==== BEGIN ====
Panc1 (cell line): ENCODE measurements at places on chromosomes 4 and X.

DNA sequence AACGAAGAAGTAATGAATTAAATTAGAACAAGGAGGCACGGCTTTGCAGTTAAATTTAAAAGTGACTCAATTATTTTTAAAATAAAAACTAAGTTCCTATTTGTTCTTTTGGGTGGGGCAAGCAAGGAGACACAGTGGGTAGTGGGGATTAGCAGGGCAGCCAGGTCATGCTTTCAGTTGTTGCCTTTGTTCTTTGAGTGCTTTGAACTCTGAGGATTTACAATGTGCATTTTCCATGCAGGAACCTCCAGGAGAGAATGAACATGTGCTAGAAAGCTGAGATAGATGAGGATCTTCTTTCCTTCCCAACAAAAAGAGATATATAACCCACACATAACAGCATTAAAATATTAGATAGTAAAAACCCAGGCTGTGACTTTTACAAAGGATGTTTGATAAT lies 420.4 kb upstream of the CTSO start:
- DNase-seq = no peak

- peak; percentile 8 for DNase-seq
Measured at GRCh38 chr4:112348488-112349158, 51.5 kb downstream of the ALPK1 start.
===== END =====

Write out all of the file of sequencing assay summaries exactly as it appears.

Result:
Panc1 (cell line): ENCODE measurements at places on chromosomes 4 and X.

DNA sequence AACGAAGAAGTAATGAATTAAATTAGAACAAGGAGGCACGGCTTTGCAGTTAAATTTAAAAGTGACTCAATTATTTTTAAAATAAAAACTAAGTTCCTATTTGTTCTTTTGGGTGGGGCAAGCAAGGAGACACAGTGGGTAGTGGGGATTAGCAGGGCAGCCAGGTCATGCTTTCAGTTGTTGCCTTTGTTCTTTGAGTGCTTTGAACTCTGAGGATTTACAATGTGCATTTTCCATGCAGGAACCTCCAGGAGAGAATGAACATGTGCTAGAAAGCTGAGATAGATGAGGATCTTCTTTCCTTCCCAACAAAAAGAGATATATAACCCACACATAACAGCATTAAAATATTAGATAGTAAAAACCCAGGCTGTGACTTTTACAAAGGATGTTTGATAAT lies 420.4 kb upstream of the CTSO start:
- DNase-seq = no peak

- peak; percentile 8 for DNase-seq
Measured at GRCh38 chr4:112348488-112349158, 51.5 kb downstream of the ALPK1 start.